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- Police: Man grabbed wheel, tried to kill driver and himself in Jackson crash (6/23/17)
- Jackson scores high in survey of residents; better streets, Aldi are high priorities (6/20/17)4
- Former Cape cop faces stealing-by-deceit charge (6/18/17)4
- Marble Hill mayor hires city manager without board approval (6/21/17)2
- Cape man faces charges of victim tampering (6/18/17)
- Two charged in theft of jewelry from Cape storage facility (6/23/17)1
- Library provides free lunches this summer (6/19/17)
- Fire destroys two greenhouses at Travelers Gazebo site in Cape (6/22/17)
- Annual SEMO District Fair event lineup announced (6/23/17)
Thousands to march on Roe v. Wade anniversary
WASHINGTON -- Thousands of activists on both sides of the abortion debate are rallying to mark today's 30th anniversary of the Supreme Court's Roe v. Wade decision legalizing abortion.
On the eve of the anniversary, the Basilica of the National Shrine of the Immaculate Conception received about 7,000 people -- including five cardinals, 36 bishops and 250 priests -- for its annual "Mass for Life" and prayer service. Philadelphia Roman Catholic Archbishop Anthony Bevilacqua, who chairs an anti-abortion committee of the U.S. Conference of Catholic Bishops, led the service.
"Most anniversaries are causes for celebration," Bevilacqua said. "This one is not. It is a day of mourning. Mourning for this immoral, unjust, illogical decision."
Across town, NARAL Pro-Choice America hosted a dinner featuring Democratic presidential candidates, including former Vermont Gov. Howard Dean, Rep. Dick Gephardt of Missouri and Sens. John Edwards of North Carolina, John Kerry of Massachusetts and Joseph Lieberman of Connecticut.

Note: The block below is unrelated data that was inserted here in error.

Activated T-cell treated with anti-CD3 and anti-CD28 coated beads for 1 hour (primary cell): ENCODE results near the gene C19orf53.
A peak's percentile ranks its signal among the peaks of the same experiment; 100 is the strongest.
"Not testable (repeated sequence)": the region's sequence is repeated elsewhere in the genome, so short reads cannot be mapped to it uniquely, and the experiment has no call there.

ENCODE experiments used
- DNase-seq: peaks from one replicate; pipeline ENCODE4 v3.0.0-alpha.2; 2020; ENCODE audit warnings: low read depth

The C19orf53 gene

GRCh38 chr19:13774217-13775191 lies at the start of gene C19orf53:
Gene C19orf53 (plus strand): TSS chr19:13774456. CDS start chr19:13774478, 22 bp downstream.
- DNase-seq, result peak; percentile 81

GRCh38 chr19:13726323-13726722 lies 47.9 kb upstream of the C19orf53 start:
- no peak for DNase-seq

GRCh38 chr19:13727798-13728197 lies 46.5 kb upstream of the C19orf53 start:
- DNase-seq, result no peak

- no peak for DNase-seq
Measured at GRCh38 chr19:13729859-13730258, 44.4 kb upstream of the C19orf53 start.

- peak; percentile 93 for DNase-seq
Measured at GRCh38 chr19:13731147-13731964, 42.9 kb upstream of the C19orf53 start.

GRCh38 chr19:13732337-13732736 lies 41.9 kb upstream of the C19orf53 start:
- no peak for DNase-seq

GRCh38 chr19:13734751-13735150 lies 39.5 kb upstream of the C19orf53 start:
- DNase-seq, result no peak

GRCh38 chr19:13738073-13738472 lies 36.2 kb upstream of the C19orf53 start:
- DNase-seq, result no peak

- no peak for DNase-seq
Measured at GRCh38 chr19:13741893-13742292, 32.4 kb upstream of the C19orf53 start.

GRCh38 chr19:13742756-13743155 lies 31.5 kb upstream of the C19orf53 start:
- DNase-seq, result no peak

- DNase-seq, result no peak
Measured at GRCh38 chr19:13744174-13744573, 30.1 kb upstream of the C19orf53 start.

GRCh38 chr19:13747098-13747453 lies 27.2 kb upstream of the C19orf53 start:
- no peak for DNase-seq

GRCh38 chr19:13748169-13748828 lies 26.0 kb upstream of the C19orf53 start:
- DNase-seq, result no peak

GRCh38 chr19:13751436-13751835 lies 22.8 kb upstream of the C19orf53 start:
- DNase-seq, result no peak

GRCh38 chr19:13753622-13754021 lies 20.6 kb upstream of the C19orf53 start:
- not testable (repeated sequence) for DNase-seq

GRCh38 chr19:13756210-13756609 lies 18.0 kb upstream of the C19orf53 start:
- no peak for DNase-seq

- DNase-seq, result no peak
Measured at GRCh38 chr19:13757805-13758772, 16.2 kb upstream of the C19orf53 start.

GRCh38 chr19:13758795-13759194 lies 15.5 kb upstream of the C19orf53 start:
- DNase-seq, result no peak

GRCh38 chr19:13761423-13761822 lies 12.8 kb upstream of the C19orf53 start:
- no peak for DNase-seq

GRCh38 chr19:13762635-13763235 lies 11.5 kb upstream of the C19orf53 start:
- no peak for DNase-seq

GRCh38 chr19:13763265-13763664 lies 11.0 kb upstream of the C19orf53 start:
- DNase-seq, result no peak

This year's anniversary is the first since Republicans regained control of the Senate. The GOP also holds the House and the White House.
Abortion-rights supporters are wary the Republican domination -- coupled with the possibility of a retirement from the Supreme Court this year -- increases the chances Roe v. Wade could be eroded or overturned. The high court now is split 5-4 in favor of abortion rights.
Kim Gandy, president of the National Organization for Women, said her organization's focus will be on maintaining the current Supreme Court balance and ensuring that "we will not be the generation that both won and lost reproductive rights in our lifetime."
The largest demonstration Wednesday is expected to be the March for Life, an annual rally that Bush plans to address via satellite from St. Louis. The march starts at noon at the Washington Monument and ends at the Supreme Court steps.
Organizers predict more than 50,000 people will attend.
Planned Parenthood Federation of America has planned a counter-protest at the Supreme Court. It also will hold an "online rally" that will let people nationwide sign petitions to Bush and their members of Congress and watch a video on the history of Roe v. Wade.